Orquestra Contemporanea de Olinda | Rumba | International | Chicago Reader

Orquestra Contemporanea de Olinda Soundboard Recommended Critics' Picks

When: Tue., April 6, 9 p.m. 2010

In the northeastern Brazilian state of Pernambuco, indigenous musical traditions have evolved in concert with popular styles, a state of affairs that's produced an impressive crop of vigorous hybrids. This spectacular Pernambucan band embodies this process at its most sublime, opening itself up to a dizzying number of influences and combining them organically. The vibrant sound of Orquestra Contemporanea de Olinda incorporates the brass-band carnaval music called frevo, regional rhythms like ciranda and maracatu—the latter a key element in the manguebeat sound pioneered by Chico Science in Recife two decades ago—and even traces of samba, rock, and dub. The result is an aesthetic that's neither folkloric nor self-consciously postmodern; the richness of the band's musical environment makes both revivalism and premeditated pastiche unnecessary. Resourceful guitarist Juliano Holanda gives the songs extra heft and drive with his propulsive licks and concise, lyrical interjections. The group's superb lead singers, Maciel Salu and Tiné, each make records on their own with more of a purist's approach to traditional Pernambucan music, and this bent is sometimes audible in the Orquestra's songs: when Salu scrapes at a fiddle-like rabeca on "Balcao da Venda" he doesn't try to approximate any modern style, so that his primitive playing creates a delicious tension with the sophisticated horn arrangements, loping electric bass, and shuffling funk polyrhythms. For its first Chicago concert the band will consist of ten musicians (as opposed to the 12 on its self-titled debut album, released in 2008 by Som Livre), including a four-strong horn section. There hasn't been a show I've been more excited about this year. —Peter Margasak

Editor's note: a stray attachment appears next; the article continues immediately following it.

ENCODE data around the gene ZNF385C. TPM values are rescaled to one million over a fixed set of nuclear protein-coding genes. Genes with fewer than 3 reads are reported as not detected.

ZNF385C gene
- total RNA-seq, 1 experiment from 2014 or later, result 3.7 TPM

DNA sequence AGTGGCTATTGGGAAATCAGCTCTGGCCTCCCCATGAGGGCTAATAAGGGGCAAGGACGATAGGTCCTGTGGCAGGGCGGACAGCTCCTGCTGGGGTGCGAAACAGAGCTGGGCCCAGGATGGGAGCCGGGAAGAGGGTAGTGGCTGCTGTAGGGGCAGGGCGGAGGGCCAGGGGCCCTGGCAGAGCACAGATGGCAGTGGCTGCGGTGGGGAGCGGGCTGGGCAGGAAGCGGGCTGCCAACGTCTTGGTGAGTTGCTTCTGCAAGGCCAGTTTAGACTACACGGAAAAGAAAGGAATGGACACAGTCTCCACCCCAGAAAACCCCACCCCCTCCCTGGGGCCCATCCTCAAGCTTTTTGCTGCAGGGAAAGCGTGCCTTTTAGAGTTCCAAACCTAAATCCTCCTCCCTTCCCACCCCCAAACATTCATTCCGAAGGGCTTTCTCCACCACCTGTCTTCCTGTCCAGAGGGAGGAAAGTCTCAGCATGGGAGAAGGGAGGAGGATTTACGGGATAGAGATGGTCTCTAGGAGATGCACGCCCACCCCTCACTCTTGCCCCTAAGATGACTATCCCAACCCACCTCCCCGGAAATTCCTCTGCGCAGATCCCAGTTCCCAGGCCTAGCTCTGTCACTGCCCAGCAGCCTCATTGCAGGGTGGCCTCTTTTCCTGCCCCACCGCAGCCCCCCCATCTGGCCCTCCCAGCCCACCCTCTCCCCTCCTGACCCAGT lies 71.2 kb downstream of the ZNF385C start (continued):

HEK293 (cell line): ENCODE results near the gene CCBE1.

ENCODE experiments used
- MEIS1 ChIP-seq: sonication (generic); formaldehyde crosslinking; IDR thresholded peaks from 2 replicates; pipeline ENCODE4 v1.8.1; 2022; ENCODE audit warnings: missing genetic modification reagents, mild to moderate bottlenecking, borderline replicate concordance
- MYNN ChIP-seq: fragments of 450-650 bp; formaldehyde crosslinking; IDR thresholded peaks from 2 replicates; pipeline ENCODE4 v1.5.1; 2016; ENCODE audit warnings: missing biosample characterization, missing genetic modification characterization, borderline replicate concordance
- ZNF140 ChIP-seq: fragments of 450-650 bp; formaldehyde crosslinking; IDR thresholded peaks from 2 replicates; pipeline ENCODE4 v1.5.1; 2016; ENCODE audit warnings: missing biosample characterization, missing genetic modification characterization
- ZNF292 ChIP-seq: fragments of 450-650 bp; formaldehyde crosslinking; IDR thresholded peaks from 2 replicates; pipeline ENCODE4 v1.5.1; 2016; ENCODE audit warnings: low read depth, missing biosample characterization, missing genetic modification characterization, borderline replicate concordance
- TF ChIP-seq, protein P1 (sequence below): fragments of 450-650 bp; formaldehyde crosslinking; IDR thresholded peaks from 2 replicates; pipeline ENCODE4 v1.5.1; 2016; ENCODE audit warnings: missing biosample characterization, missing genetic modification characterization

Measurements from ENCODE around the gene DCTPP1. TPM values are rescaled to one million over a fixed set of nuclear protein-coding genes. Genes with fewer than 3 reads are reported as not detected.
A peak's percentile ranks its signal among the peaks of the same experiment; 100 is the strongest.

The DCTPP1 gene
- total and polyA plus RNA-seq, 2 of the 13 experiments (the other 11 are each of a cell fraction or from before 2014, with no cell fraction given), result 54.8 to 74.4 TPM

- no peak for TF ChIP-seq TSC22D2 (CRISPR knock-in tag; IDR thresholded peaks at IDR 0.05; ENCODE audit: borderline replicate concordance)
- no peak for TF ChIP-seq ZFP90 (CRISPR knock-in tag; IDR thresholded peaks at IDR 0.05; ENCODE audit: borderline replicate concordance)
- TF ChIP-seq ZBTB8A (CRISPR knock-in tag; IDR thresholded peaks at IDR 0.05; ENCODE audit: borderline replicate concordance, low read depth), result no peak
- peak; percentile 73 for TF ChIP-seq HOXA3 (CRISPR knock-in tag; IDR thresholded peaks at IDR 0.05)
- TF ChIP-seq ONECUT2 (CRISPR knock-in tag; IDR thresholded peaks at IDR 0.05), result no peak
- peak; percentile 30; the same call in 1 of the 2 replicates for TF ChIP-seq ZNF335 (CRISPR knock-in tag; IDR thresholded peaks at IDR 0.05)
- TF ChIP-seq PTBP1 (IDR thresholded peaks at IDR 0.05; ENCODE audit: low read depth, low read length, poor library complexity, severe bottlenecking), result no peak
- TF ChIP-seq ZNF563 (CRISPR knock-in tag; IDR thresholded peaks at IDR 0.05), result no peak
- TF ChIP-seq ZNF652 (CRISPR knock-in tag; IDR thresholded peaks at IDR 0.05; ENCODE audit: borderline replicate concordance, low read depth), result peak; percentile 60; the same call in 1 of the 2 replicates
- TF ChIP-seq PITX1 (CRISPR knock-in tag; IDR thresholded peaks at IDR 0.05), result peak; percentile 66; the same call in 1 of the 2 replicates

Price: $10

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